Direct and indirect site index determination for Norway spruce and Scots pine using bitemporal airborne laser scanner data

Direct and indirect site index determination for Norway spruce and Scots pine using bitemporal airborne laser scanner data

Publication date: 15 November 2018

Source: Forest Ecology and Management, Volume 428

Author(s): Lennart Noordermeer, Ole Martin Bollandsås, Terje Gobakken, Erik Næsset


Forest site productivity, usually represented by site index (SI), is a fundamental resource variable in forest management planning as it is a quantitative measure of the production capacity of forest land. Site index is usually derived from estimates of dominant height (Hdom) at a given reference age using empirical age-height curves. However, it is commonly quantified with large uncertainty in forest management inventories, resulting in economic losses due to incorrect management decisions. In this study, we used bitemporal airborne laser scanner (ALS) data acquired for a study area in southeastern Norway with a time interval of 15 years to estimate SI by means of an area-based approach. We present two practical methods for SI determination, i.e., the (1) direct and (2) indirect method. With the direct method, we regressed field observations of age-height SI against canopy height metrics derived from ALS data from the first point in time and changes in ALS metrics reflecting canopy height growth during the observation period. With the indirect method, we first modelled Hdom for the two points in time using the respective ALS metrics as predictors. We then derived SI from the initial Hdom, the estimated Hdom increment, and the length of the observation period using empirical SI curves. We used bitemporal field data collected from 80 georeferenced sample plots of size 232.9 m2 to fit the species-specific regression models for SI and Hdom. We then applied the models to an independent dataset comprising 42 georeferenced validation plots of size ∼3700 m2, for which ground reference values were collected at both points in time, to assess the precision of both methods. Both the proposed methods produced SI estimates with satisfactory precision. For the direct method, the independent validation revealed root mean squared errors (RMSE) of 1.78 and 1.08 m for Norway spruce and Scots pine, respectively, compared to 1.82 m obtained for both tree species using the indirect method. The indirect method can provide a good alternative to the direct method as field observations of SI are not required to calibrate the regression models.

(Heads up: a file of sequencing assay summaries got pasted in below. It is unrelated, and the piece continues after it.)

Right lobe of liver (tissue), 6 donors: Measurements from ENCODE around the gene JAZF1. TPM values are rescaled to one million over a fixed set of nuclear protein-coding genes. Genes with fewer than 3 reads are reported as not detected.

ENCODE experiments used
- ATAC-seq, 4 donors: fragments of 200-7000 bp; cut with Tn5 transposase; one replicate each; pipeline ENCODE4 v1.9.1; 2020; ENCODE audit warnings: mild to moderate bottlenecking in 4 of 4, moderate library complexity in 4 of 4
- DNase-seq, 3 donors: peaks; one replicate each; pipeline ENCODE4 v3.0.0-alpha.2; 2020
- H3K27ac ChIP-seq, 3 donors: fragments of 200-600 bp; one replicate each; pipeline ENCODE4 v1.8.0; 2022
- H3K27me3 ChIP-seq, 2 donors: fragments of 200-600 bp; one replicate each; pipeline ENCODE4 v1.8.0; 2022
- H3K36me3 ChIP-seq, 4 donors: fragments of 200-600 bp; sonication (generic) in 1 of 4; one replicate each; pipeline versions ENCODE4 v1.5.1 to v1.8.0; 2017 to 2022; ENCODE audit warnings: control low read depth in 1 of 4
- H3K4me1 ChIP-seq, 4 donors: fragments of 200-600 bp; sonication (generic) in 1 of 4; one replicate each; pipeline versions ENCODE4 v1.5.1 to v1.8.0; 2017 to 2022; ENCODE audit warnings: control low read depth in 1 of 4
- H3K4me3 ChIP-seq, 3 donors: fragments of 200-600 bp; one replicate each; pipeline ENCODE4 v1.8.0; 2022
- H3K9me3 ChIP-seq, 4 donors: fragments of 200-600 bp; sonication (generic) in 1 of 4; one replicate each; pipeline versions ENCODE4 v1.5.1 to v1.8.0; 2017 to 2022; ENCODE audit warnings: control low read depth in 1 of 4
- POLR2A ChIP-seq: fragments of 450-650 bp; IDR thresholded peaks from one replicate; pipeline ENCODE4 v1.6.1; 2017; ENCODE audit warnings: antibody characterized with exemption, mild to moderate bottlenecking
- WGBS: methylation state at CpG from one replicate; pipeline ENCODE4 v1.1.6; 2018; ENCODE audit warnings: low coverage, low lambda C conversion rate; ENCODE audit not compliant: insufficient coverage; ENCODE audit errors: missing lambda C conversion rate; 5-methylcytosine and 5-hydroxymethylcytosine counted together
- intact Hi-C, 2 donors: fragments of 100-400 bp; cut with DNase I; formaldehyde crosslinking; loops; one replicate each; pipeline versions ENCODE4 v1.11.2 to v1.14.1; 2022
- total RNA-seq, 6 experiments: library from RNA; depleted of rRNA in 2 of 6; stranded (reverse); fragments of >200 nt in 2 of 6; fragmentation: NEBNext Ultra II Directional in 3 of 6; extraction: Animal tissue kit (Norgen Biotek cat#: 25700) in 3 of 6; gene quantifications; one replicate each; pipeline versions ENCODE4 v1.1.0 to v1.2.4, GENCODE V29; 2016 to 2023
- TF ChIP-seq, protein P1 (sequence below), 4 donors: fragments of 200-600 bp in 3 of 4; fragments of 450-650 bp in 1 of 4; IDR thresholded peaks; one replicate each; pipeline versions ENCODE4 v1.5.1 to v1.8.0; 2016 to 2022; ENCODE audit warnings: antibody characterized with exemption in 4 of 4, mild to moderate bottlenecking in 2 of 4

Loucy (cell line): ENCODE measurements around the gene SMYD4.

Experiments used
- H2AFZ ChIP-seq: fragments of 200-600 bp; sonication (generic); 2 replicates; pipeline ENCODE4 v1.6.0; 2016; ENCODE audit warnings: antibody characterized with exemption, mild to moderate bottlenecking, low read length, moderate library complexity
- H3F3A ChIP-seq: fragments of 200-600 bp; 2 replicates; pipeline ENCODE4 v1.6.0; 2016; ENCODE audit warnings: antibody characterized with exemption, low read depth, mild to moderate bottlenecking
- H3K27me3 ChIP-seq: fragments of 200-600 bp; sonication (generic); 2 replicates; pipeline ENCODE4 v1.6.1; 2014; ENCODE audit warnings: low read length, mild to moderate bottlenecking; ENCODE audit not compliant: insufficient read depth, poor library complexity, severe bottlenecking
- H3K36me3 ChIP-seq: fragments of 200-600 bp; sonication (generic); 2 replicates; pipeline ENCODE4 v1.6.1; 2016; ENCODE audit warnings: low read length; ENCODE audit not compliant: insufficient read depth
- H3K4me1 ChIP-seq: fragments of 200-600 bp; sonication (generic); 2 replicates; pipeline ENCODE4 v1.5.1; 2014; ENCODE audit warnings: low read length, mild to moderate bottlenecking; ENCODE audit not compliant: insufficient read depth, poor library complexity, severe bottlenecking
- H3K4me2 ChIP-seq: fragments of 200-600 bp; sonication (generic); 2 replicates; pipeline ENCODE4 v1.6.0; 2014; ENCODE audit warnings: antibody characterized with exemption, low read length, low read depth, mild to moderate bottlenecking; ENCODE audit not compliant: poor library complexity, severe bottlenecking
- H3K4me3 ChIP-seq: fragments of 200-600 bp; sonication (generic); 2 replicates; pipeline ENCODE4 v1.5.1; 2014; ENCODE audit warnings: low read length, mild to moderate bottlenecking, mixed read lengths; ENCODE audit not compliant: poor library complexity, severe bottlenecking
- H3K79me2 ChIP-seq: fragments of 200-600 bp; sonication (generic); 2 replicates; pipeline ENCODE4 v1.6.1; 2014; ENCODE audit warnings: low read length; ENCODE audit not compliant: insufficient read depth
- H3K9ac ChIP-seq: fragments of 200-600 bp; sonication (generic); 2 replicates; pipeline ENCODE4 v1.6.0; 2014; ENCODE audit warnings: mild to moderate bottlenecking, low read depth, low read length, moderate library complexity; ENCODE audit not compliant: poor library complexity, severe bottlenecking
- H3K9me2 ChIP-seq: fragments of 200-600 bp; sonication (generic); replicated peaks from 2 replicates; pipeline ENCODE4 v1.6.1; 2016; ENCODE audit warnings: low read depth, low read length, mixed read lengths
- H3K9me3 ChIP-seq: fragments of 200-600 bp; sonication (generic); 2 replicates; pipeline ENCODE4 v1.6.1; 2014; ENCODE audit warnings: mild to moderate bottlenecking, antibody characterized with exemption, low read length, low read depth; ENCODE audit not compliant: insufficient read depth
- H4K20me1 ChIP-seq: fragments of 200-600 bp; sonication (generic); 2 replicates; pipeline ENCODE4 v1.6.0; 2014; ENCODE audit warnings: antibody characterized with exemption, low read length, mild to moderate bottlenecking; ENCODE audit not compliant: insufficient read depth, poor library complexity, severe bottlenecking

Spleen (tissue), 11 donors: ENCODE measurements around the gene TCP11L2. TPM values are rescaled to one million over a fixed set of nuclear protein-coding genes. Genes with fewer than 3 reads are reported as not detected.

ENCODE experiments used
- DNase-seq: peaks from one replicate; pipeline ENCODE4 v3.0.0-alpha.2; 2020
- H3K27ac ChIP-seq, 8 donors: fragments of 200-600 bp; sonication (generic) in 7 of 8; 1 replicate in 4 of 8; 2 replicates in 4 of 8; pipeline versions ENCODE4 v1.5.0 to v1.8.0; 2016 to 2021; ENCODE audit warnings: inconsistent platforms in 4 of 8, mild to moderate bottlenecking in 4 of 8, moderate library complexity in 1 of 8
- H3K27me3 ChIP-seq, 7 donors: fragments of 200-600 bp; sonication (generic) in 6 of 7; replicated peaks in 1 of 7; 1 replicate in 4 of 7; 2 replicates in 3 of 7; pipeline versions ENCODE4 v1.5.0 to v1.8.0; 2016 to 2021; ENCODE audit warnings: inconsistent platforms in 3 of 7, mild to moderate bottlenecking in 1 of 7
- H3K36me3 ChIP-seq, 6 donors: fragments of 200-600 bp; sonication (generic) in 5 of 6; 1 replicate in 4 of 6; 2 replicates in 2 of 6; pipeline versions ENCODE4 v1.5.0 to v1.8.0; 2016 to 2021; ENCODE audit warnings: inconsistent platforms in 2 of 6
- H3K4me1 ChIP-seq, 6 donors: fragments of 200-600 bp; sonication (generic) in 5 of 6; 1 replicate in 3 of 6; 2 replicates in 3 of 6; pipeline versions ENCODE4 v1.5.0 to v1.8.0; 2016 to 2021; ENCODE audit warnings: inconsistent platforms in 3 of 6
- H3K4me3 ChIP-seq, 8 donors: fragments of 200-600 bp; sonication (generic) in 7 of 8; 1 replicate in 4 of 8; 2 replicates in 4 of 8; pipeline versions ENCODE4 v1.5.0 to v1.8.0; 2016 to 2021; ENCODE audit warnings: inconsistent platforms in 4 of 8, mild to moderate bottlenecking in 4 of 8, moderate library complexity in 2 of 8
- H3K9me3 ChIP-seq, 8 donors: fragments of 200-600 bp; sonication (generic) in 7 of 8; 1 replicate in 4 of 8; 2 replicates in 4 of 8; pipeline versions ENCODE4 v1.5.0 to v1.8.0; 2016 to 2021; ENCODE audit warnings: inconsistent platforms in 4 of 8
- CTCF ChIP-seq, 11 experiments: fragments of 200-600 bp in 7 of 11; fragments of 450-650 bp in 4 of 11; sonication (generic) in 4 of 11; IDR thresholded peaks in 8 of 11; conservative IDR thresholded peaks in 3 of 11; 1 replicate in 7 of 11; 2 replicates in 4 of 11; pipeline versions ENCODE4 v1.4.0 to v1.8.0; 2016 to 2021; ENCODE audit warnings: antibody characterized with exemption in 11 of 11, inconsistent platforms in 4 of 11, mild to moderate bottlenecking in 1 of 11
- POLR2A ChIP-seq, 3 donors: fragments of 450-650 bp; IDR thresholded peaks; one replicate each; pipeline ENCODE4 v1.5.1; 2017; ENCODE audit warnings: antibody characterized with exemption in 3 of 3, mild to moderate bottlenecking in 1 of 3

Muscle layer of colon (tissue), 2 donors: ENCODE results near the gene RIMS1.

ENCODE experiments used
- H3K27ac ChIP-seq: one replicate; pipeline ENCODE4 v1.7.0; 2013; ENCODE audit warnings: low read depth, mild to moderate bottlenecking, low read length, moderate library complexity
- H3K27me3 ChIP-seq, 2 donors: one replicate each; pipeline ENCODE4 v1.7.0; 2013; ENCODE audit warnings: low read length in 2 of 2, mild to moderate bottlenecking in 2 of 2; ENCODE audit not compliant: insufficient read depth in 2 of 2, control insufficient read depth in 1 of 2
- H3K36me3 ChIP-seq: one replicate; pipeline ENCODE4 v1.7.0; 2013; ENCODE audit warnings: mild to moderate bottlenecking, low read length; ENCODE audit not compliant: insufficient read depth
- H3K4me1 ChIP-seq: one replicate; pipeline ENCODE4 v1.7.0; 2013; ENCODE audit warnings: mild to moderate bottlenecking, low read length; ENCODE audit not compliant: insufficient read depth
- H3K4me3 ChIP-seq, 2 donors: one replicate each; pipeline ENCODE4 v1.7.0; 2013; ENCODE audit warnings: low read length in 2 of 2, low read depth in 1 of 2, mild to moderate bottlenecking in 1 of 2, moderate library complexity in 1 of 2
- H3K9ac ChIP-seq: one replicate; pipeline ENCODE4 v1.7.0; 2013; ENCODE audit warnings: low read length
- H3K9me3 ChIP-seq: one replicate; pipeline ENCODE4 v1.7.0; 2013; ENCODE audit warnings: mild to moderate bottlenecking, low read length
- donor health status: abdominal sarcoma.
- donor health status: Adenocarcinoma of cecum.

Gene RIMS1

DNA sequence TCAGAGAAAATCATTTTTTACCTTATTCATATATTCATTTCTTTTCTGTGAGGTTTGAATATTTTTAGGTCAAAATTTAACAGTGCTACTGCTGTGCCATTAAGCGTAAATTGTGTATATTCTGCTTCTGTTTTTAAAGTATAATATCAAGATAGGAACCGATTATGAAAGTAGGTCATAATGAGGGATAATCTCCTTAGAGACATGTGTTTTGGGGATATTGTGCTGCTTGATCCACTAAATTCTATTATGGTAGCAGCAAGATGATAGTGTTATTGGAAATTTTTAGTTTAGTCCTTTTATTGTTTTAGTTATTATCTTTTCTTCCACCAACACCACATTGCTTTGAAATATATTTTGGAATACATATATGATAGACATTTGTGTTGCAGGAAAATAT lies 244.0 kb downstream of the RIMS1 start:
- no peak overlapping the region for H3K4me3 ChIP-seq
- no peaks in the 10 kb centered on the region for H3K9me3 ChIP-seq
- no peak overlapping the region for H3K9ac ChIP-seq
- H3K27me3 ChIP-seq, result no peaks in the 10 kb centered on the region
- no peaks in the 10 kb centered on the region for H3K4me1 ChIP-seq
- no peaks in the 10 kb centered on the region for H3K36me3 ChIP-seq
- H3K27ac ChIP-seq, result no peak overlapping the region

via ScienceDirect Publication: Forest Ecology and Management

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